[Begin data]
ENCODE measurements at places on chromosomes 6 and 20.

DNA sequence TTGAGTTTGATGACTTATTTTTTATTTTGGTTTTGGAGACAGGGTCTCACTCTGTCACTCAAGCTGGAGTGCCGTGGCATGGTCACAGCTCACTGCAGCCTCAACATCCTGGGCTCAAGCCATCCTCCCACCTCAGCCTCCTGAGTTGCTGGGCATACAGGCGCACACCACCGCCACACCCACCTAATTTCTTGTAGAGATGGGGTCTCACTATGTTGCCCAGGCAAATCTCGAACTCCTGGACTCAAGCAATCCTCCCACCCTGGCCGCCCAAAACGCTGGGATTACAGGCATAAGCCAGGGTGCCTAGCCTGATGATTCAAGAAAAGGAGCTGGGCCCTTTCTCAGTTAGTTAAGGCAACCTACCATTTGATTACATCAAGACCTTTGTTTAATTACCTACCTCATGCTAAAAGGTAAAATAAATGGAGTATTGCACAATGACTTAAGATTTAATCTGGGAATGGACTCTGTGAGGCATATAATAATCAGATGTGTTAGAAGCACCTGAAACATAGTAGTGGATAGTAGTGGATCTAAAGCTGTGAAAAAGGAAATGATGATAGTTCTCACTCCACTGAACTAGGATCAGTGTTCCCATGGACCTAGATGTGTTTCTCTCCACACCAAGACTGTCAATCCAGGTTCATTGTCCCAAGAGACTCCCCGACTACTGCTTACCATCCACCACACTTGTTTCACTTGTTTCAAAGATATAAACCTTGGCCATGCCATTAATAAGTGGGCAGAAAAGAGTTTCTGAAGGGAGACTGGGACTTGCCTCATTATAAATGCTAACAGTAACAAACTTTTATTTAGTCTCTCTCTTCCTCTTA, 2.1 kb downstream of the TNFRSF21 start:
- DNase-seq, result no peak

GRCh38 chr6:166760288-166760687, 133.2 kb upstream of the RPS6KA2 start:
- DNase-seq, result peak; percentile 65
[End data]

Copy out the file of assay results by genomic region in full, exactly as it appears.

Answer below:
ENCODE measurements at places on chromosomes 6 and 20.

DNA sequence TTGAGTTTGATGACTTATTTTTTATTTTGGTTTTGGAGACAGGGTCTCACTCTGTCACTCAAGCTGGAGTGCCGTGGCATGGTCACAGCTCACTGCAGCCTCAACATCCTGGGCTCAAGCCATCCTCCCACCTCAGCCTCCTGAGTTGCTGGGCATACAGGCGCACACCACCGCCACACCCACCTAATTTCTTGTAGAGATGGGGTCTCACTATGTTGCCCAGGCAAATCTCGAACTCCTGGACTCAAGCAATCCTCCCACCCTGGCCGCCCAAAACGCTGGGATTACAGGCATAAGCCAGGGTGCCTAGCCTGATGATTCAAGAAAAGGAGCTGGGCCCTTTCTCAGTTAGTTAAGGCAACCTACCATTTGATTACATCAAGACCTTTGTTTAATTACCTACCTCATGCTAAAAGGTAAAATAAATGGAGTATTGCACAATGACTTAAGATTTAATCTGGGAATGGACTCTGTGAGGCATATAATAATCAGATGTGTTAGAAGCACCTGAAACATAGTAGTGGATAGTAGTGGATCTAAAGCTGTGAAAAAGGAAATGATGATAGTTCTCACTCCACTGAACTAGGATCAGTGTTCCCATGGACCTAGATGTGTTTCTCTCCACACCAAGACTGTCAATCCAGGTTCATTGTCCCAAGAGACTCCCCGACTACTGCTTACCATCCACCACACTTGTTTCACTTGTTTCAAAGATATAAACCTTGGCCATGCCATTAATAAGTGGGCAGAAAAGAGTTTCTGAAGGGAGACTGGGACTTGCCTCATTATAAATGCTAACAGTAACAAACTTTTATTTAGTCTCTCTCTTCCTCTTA, 2.1 kb downstream of the TNFRSF21 start:
- DNase-seq, result no peak

GRCh38 chr6:166760288-166760687, 133.2 kb upstream of the RPS6KA2 start:
- DNase-seq, result peak; percentile 65